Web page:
supply security and competiveness (including the important dimension of
affordability). Delivering these policy objectives is taking place against a
back drop of:

· slow economic growth implying lower electricity demand;

· rising energy prices on foot of higher input costs and the cost of
achieving mandatory government-sponsored schemes;

· uncertainties surrounding electricity market reform and a regulatory
framework trending towards increased central planning;

· increasing system variability due to higher penetrations of variable
energy sources;

· market integration between Great Britain and Ireland; and

· forecasts of tightening generation capacity in Great Britain as older
plant closes, including coal, nuclear and gas plant.

In addressing these interdependent challenges SSE recognises the need for a
diverse, sustainable and complementary generation and fuel portfolio. It is,
therefore, focused on maintaining a range of options that will meet policy
goals, while being consistent with its financial principles and supportive of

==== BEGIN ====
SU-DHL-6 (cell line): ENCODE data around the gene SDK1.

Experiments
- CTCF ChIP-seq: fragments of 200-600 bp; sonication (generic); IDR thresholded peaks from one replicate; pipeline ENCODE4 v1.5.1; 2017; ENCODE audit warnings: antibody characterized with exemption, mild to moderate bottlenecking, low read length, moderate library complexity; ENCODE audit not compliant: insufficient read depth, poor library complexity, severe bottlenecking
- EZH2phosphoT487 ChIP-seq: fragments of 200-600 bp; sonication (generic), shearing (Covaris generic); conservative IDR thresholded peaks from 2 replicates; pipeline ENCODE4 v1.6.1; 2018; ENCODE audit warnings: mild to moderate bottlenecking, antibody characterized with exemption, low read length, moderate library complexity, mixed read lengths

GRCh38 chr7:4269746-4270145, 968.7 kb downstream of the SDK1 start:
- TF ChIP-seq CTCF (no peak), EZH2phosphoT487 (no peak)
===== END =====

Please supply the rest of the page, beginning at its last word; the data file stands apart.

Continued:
its goal of sustained real dividend growth. Retaining options is important
but must also be balanced by a focus on areas where SSE holds a competitive

Sticking to principles for management of SSE's Generation portfolio

SSE has defined its long-term priorities in Generation as being operational
flexibility and a 'greening' of production. These priorities are underpinned
by six core principles that direct the operation of, and investment in, its
Generation portfolio:

· availability: to respond to customer demand and market conditions;

· capacity: to meet the electricity needs of domestic and small business

· compliance: with all safety standards and environmental requirements;